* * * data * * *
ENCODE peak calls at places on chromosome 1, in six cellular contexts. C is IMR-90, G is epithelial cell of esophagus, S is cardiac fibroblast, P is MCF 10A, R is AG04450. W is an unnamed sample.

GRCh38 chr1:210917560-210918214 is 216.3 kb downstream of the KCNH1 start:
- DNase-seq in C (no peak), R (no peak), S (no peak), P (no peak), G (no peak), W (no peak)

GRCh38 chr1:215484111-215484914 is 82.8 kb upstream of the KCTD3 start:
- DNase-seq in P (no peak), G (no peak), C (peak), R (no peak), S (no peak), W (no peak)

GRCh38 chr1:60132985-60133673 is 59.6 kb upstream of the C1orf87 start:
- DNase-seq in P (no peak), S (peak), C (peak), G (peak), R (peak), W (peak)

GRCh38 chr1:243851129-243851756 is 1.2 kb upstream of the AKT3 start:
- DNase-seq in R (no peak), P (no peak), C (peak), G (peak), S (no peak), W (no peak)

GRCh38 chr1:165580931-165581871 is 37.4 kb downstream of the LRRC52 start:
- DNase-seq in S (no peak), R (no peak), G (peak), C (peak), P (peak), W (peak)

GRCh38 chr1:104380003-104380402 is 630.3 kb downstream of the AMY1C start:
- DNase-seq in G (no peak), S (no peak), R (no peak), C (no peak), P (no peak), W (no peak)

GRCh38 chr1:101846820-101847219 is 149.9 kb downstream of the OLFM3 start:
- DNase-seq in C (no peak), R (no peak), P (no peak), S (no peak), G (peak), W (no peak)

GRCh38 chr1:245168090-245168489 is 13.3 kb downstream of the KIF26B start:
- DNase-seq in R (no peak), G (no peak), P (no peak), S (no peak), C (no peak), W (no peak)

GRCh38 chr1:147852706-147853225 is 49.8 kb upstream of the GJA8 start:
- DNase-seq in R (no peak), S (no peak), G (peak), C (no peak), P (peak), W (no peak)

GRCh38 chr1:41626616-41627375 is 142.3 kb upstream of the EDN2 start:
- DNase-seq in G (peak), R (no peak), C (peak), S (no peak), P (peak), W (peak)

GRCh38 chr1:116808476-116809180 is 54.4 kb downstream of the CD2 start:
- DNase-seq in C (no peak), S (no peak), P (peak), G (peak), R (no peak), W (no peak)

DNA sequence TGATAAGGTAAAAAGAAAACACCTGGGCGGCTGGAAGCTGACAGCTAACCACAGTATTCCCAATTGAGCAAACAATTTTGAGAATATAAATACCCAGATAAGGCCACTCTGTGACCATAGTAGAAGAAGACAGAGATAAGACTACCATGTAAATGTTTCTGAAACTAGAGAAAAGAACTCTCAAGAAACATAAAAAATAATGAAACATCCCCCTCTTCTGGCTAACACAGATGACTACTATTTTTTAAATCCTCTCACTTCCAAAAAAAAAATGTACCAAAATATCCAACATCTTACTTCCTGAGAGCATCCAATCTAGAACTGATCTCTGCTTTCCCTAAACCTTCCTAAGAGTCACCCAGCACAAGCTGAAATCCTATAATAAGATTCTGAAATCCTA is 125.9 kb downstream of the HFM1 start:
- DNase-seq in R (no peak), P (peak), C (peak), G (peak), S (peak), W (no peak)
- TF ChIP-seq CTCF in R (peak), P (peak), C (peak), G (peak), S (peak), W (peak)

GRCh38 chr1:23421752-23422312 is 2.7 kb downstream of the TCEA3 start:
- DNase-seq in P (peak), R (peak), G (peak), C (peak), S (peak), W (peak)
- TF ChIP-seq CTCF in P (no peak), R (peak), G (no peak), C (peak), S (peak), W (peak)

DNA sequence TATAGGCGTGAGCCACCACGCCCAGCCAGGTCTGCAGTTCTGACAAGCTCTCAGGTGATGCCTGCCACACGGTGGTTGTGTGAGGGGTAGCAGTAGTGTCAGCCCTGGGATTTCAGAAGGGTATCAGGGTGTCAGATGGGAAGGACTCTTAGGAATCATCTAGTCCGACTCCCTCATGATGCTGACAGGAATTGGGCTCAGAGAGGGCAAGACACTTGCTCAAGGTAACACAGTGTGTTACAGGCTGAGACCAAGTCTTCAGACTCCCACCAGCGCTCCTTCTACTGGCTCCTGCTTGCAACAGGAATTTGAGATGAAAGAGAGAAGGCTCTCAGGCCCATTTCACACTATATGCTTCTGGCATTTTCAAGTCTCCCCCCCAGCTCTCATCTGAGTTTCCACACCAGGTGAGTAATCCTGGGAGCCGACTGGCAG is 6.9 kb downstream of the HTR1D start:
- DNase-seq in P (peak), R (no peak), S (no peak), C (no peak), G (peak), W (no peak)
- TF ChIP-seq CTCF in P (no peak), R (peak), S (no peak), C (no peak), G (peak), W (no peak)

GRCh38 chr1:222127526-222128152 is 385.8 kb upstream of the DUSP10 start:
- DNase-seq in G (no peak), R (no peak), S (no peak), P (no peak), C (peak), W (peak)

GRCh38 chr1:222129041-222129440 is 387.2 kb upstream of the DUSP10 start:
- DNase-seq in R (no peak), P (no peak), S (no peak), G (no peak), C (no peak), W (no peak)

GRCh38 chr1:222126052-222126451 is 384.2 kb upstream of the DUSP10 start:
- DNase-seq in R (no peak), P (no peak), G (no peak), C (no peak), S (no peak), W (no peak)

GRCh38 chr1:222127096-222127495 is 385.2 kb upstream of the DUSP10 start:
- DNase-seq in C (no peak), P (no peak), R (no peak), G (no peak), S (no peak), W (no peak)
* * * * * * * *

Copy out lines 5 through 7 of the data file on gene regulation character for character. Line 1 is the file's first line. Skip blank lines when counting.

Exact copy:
- DNase-seq in P (no peak), G (no peak), C (peak), R (no peak), S (no peak), W (no peak)

GRCh38 chr1:60132985-60133673 is 59.6 kb upstream of the C1orf87 start:
- DNase-seq in P (no peak), S (peak), C (peak), G (peak), R (peak), W (peak)